Share This Post


Stop Vaccination, No Education Policy

Stop Vaccination, No Education Policy

Vaccination Is Not Simply Matter of Health

Why Some People Stop Vaccination and Education.

DepEd said that in its review of the proposal, it will take into consideration whether such a policy would breach children’s right of access to education. This right, however, is not absolute. On the grounds of public safety and the protection of others’ rights, limiting unvaccinated children’s right of access to education is justified.

Such a policy, however, should be complemented with measures to improve access to vaccination services, to institute effective reminder and recall systems, and to rebuild parents’ trust and confidence in vaccination.

Herd immunity: Protecting the vulnerable

Vaccination is not simply a matter of individual health but one of public health. Simply put, the more people who are immunized against a certain disease, the less chance there will be of an outbreak of that disease. When the disease cannot infect enough hosts to be able to establish a foothold, it will eventually be eradicated. This is what is called “herd immunity.”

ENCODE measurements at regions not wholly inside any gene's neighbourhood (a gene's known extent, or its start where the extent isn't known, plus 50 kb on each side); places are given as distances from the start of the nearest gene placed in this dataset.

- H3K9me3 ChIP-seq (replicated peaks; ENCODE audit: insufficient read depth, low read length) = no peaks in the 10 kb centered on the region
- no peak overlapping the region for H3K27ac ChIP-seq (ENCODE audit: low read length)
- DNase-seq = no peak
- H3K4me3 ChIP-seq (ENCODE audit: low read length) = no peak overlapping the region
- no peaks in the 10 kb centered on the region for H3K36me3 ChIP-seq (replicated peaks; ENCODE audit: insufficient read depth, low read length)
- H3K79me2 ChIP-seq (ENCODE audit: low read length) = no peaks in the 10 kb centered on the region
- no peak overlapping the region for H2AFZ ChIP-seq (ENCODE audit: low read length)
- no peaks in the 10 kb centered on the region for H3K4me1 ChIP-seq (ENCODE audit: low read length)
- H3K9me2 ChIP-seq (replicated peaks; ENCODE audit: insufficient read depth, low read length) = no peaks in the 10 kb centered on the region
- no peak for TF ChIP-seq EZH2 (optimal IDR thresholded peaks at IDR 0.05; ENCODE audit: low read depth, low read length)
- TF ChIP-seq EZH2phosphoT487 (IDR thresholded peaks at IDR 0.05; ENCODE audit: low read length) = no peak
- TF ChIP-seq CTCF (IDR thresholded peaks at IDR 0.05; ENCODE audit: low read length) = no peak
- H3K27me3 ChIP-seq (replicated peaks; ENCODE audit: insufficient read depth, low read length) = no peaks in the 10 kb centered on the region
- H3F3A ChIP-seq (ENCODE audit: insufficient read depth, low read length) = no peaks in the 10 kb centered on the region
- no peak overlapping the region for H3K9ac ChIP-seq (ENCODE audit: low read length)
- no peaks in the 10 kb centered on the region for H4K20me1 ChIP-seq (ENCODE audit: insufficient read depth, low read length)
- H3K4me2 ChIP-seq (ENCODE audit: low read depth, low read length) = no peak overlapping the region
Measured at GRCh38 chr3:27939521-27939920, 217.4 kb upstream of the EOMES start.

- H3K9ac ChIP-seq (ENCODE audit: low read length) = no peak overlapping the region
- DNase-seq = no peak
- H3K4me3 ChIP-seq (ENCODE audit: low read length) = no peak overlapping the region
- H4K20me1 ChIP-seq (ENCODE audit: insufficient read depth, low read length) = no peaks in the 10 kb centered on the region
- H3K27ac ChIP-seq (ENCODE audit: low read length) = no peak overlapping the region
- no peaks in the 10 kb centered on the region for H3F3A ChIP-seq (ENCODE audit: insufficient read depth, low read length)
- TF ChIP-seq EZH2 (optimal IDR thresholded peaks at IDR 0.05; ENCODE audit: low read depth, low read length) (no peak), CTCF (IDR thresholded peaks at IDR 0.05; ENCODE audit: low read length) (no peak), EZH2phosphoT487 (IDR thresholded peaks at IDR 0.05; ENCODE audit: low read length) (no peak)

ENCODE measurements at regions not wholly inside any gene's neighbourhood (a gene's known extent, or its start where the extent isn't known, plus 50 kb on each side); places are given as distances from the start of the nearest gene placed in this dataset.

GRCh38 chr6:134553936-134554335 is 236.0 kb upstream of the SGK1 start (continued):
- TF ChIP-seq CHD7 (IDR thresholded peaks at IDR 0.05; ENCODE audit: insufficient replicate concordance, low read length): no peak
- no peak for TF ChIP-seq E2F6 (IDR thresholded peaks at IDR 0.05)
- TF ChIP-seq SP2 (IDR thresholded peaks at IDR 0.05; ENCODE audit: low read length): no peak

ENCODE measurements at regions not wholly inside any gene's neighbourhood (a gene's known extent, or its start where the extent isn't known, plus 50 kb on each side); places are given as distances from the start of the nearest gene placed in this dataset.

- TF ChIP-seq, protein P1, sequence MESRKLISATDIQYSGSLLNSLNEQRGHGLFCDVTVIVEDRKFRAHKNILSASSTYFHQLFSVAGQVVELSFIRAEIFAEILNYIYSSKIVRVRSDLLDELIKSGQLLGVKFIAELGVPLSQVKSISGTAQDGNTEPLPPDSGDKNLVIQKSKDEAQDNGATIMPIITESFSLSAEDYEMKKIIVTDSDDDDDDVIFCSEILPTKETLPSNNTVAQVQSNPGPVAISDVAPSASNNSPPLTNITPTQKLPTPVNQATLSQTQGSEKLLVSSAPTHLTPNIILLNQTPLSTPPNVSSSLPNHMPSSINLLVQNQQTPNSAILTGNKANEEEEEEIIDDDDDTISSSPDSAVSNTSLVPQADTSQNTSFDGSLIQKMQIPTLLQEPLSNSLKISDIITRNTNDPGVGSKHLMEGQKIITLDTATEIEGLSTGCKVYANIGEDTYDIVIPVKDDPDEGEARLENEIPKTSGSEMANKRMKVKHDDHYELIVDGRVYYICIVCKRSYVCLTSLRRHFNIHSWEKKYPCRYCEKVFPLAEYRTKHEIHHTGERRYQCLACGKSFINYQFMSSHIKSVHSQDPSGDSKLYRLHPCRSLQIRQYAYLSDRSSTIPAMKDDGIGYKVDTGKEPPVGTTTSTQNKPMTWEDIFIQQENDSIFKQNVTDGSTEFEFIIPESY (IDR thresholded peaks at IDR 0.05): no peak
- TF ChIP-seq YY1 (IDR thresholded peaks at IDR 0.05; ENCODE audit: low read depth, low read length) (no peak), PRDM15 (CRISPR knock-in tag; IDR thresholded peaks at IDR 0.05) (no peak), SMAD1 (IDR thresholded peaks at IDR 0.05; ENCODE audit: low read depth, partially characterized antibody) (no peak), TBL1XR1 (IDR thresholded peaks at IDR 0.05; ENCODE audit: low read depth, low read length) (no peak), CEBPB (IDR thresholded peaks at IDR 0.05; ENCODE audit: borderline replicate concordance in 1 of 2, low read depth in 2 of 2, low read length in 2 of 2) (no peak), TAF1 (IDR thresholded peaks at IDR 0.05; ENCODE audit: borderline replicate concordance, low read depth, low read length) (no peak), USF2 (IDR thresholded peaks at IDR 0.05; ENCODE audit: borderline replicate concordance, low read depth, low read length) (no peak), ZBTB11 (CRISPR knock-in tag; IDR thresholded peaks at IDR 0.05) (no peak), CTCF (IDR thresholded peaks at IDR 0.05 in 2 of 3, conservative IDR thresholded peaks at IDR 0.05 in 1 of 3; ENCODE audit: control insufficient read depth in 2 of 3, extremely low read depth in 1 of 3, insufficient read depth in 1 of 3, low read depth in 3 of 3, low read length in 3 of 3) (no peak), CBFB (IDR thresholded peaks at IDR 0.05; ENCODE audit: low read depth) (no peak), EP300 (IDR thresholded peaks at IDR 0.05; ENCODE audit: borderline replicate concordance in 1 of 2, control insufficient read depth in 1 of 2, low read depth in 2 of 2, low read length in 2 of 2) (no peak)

Herd immunity is particularly important given that there is always some part of the population that cannot be vaccinated, such as people with severe allergies and compromised immune systems. These people are especially vulnerable to infection, but if the disease cannot make its way to them because of a highly vaccinated population, then these vulnerable people can be adequately protected. Vaccination is very important.

Children who are unvaccinated (without valid health reasons) pose a threat to herd immunity in school communities, which compromises public safety and endangers people who are vulnerable to infection through no fault of their own. This provides sufficient grounds to refuse these unvaccinated children from entering the school community.

A “no vaccination, no enrollment” policy by itself, however, does not get to the root of the problem. In order to do so, we need to know why the vaccination rate is so low in the first place.

Why do people not take vaccination?

The DOH Monthly Surveillance Report for Vaccine Preventable Diseasesincludes data on reasons for non-vaccination among confirmed measles cases. This is a valuable starting point for policymakers to craft a comprehensive plan of action.

Share This Post

Leave a Reply

Your email address will not be published. Required fields are marked *

You may use these HTML tags and attributes: <a href="" title=""> <abbr title=""> <acronym title=""> <b> <blockquote cite=""> <cite> <code> <del datetime=""> <em> <i> <q cite=""> <s> <strike> <strong>